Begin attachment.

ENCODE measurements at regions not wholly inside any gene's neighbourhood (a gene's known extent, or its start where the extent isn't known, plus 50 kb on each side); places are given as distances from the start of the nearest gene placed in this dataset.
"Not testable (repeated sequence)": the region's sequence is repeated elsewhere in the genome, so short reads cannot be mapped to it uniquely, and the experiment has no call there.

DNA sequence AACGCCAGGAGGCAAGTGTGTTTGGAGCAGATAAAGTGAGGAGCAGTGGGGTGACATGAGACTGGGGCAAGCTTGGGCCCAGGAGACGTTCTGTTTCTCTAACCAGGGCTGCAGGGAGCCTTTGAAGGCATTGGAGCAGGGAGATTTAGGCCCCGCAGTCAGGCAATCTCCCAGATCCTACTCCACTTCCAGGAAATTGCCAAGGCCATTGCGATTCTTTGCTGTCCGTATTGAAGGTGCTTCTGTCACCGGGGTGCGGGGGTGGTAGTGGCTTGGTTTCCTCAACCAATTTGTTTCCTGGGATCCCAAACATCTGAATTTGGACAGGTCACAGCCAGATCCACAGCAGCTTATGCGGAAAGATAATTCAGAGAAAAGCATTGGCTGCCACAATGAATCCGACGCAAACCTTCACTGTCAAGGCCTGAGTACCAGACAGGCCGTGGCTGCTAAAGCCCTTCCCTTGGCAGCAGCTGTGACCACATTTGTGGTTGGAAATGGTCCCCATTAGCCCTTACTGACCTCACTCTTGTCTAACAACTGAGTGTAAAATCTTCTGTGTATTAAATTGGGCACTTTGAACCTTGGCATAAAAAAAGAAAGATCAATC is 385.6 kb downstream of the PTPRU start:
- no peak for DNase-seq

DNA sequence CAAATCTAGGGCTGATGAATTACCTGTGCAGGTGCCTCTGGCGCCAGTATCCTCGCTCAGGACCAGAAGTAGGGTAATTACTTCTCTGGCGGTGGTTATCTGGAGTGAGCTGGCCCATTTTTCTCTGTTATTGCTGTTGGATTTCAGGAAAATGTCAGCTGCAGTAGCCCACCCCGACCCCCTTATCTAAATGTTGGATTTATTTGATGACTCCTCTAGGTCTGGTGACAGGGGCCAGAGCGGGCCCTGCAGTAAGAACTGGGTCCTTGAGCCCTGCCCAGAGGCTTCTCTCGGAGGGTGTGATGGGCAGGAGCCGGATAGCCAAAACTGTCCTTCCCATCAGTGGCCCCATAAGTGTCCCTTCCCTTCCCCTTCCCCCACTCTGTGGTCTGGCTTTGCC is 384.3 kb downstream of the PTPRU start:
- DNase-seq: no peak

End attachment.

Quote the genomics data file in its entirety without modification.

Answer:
ENCODE measurements at regions not wholly inside any gene's neighbourhood (a gene's known extent, or its start where the extent isn't known, plus 50 kb on each side); places are given as distances from the start of the nearest gene placed in this dataset.
"Not testable (repeated sequence)": the region's sequence is repeated elsewhere in the genome, so short reads cannot be mapped to it uniquely, and the experiment has no call there.

DNA sequence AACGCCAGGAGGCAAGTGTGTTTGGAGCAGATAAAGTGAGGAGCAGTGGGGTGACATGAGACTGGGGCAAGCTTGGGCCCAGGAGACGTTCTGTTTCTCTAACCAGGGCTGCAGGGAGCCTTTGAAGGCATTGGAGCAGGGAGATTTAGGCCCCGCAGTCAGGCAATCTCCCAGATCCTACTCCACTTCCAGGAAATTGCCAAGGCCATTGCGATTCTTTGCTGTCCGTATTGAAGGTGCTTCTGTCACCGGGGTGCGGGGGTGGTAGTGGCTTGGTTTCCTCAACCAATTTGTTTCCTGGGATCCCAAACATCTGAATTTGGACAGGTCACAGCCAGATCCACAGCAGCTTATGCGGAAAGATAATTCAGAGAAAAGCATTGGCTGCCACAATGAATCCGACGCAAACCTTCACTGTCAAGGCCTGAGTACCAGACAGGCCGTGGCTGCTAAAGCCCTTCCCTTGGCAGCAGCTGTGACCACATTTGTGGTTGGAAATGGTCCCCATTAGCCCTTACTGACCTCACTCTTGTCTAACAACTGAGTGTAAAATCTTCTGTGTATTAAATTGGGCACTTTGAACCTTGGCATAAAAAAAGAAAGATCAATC is 385.6 kb downstream of the PTPRU start:
- no peak for DNase-seq

DNA sequence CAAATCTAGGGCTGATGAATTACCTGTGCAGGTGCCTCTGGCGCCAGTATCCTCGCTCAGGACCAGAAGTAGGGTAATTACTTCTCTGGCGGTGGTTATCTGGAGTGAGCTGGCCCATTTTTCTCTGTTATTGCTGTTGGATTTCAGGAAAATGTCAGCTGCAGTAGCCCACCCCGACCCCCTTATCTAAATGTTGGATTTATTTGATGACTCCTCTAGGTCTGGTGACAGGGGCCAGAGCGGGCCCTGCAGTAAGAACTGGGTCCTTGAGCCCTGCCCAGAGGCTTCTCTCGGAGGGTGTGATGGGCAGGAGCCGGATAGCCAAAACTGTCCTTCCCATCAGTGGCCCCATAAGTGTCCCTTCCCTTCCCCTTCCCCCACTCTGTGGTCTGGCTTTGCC is 384.3 kb downstream of the PTPRU start:
- DNase-seq: no peak